Fazil SAY (b.1970)
Hezarfen - Concerto for Ney and Orchestra Op. 39 (2011) [25.42]
Burcu Karadag (ney); Aykut Köserli (percussion)
The Orchestra of Nationaltheater Mannheim/Dan Ettinger
rec. live, premiere, 6 March 2012, Rosengarten Mannheim, Germany
Istanbul Symphony (2009) [42.28]
Burcu Karadag (ney); Hakan Güngör (kanun); Aykut Köserli (Turkish percussion)
Borusan Istanbul Philharmonic Orchestra/Gürer Aykal
NAÏVE V5315 [68.10]
It might be a fun party game for musical friends to ask them ‘How
many Turkish composers can you name’. You might start with Ahmed Saygun
(1907-1991) many of whose works have been recorded by CPO. It would
take some specialist knowledge to move on to Ulvi Erkin (1906-1972)
and even more to come up with Necil Akses (1908-1999). These men and
others wrote classical orchestral works in a western tradition but
with a definite bow and acknowledgement towards rhythms and melodies
they had heard in their own countries. You may still be able get ‘Four
Orchestral works from Turkey’ on Hungaroton HCD 31455 which is well
worth hearing. To my knowledge none of these composers used traditional
instruments in their orchestral works.
Fazil Say, now in his early forties, has done just that in his Hezarfen.
It is a concerto not only for the Persian flute-like instrument known
as the Ney but also including percussion such as the Kudium which
often plays with the Ney and Bendir (a large hand drum) and even a
waterphone. This is the first concerto for this reed-flute … but who
In 1632 he managed, by equipping himself with wings to fly over two
miles from the Galata tower and to land safely. His success was so
astounding that the Sultan saw fit to banish him to Algeria in exile
in case he had ideas above his station. In Say’s concerto the Ney
represents Hezarfen. There are four movements in which the percussion
feature prominently. This is not ‘western’ music, but with its fantasy-like
form, its dancing often syncopated rhythms in uneven time signatures,
its driving pulse and melodic ideas which clearly relate to the scales
in traditional music of the area, this is music which is, at last,
The movements almost naively tell Hezarfen’s story: 1. Istanbul
1632. If, like me you have experienced this city you will recognize
the noisy business of the percussion, and rhythms represented in this
scene setting. 2. Galata Tower: the crowds jeer at Hezarfen.
3. The Flight: The composer tells us that this seven and
a half minute movement represents the length of time that the flight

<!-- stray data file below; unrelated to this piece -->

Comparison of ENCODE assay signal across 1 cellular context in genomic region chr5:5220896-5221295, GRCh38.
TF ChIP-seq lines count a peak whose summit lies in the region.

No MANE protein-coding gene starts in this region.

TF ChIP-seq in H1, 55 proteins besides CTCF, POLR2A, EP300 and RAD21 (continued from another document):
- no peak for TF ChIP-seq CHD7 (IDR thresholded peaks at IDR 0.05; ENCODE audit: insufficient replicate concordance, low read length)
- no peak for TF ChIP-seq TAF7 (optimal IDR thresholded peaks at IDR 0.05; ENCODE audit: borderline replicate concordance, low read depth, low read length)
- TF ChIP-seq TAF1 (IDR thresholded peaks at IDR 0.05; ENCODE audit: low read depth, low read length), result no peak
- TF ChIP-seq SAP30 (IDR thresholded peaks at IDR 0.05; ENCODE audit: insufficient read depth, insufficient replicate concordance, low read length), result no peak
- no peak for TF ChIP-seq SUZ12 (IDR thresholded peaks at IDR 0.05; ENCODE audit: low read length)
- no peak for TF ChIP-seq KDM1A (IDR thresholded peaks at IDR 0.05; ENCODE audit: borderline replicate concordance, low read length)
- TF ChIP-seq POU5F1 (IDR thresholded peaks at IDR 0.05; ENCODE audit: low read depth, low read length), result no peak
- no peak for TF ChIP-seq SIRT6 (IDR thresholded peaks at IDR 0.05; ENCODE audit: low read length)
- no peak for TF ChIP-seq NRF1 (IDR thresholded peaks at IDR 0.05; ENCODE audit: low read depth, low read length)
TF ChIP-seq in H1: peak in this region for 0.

took. We conclude with Algerian Exile.
This is a unique piece and in this live performance, absolutely convincing
in its aims. It’s superbly recorded and performed.
The main work on the CD is the Istanbul Symphony and having
heard it you can then see for yourself what energetic and committed
performances both works received on the accompanying DVD. The players
clearly especially enjoy the powerful rhythmic sections. In the two
documentaries the composer and the Ney player Burcu Karadag talk about
the Ney and both works in some detail. This is accompanied by fascinating
images of Istanbul.
This eclectic Symphony starts and ends with the sea. I am reminded
that as you approach the city by boat, as I did, the vast space of
colour filled with water causes a shiver up the spine. The opening
movement is entitled Nostalgia but in a sense the whole work
is one big nostalgia trip as the composer takes us on a journey around
old Istanbul. Although Say is only in his early forties, it is not
only he says, the city of his childhood but the historic city which
is evoked. The second movement Religious order is full of
fast, bold, repetitive chant-like figures with the percussion, a major
part of the ritual, strongly predominant. It’s very exciting.
Movement 3 is The Blue Mosque. This is an architectural highlight
of the city and the composer admits ‘this slow movement is a concerto
for the Ney”. It is atmospheric and conjures up my own, decade-old
memory very believably. Movement 4 is a Scherzo featuring
the higher woodwind “Merrily clad young ladies aboard the ferry
to the Princes’ Island”. The island is over an hour from the
mainland and is enjoyed by folks of all creeds who “Live happily together”
(Say). In his wonderful book Constantinople of 1877, Edmondo
de Amicus (Hesperus Classics) comments that the various peoples “are,
in looks and often in clothes, difficult to distinguish apart” (page
110). It’s still mostly the same - very cosmopolitan. That’s why the
city is almost entirely so tolerant but also so individual as the
Movement 5 ‘About the travellers to Anatolia departing from the
Haydar Pasha train station’ is a rather naïve piece of gentle
train music in 7/8 time, in which Say is thinking of the journeys
made to all parts of the middle East from this central station. 6.
‘Oriental Night’ is a slow evocative moment, which begins
and ends with a lovely improvised solo from the ‘kanun’ a sort of
Arabian zither here played marvellously. The middle section is more
rhythmical and increases in speed until it becomes quite frenetic.
The 7th movement Final represents the modern day city and
sums up some of the earlier ideas including some beautiful sequential
melodic writing heard in the fifth movement.
This symphony does not just make a general bow to Turkish orchestral
musical culture but is a proper Turkish Symphony and proud
of it. The gap between ‘art-music’ and the modern classical world
is bridged colourfully, successfully and exotically, but O, how I
wish it could be heard live in the UK. Faint hope.
This rather bulky disc comes with succinct but clear booklet notes
on the music by the composer himself. There are also biographical
notes, drawings and photographs of the performers. Incidentally -
just on the DVD - the enthusiastic audience clap between movements
and the conductor briefly addresses the audience just before the symphony’s
sixth movement. Scandalous!